Title: Sacred Space
Characters: Gaeta/Dee; Laird (briefly)
Spoilers: vague season 3 references. Time setting indeterminate; sometime before the Demetrius
Summary: they lose much more sleep to late-night talking than they do from lovemaking
Note: Inspired by anonymousblu's astonishing creation for the gaeta_dee "Sacred Space" challenge. I stole some phrases from her description. Sorry it took me so long to write this, chica.
Dee arches an eyebrow at Felix across their tumblers of rotgut ambrosia, not sure she heard him clearly through the chatter of voices and wireless and the crash of the makeshift Pyramid game. "Libraries," she repeats, more of a statement than a question.
"Yeah." Felix smiles shyly, becoming for an instant an awkward middle school bookworm. Dee's distracted momentarily by the way his long, dark lashes brush his cheeks when he looks down at his hands. "I think I've read every book in the fleet at least twice by now," he says, bringing her attention back to their conversation. "Probably half a dozen times for the ones on Galactica. Gods, sometimes I'd give my right arm for two hours in the Library of the Colonies in Caprica City."
"Oh, I hope not," Dee replies. "I'm rather fond of both your arms." She slides a hand across the table to his, and their fingers curl together, his thumb gently brushing her knuckles. "What do you like to read most?"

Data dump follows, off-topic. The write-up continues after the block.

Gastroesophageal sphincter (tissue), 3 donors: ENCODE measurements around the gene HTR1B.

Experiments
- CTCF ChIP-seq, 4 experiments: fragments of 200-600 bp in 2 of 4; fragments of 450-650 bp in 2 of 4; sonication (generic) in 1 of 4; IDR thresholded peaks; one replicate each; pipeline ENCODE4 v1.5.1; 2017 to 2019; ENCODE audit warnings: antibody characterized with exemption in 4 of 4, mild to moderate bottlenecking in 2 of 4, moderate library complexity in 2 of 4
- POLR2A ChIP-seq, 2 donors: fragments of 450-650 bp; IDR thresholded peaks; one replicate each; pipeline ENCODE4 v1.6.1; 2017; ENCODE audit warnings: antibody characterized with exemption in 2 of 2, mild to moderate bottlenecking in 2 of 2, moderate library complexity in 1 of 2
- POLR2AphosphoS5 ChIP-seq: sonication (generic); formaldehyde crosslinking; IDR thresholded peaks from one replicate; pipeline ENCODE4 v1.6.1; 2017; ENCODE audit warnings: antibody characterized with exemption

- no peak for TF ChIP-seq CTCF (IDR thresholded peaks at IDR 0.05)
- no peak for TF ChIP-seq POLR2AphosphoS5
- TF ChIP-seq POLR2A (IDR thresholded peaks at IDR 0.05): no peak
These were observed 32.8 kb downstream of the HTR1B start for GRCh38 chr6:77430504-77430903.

His eyes roll upward, as if he's imploring the Gods to rain literature upon him. "A little of everything. Military histories, biographies of eminent scientists, mysteries..." There's a slightly pained look around his eyes as he adds, "Reading a mystery again is worse than reading the phone book. There's no more challenge in it."
"...No more mystery in it?" she can't help responding, but he laughs at her tortured pun, and she grins wickedly. He's been through so much—they all have; it's a blessing from the Gods to see him smile.
It occurs to Gaeta that night when Dee sighs next to him—nearly purring in sated contentment—that they haven't finished their earlier conversation. Despite the teasing from crewmates like Cally and Kelly, they lose much more sleep to late-night talking than they do from lovemaking. Sometimes Gaeta can think of no greater joy than sharing hopes and fears and their profound loss while wrapped in each others' arms. He shifts to press a soft kiss to Dee's temple. "You didn't tell me what you miss most," he murmurs.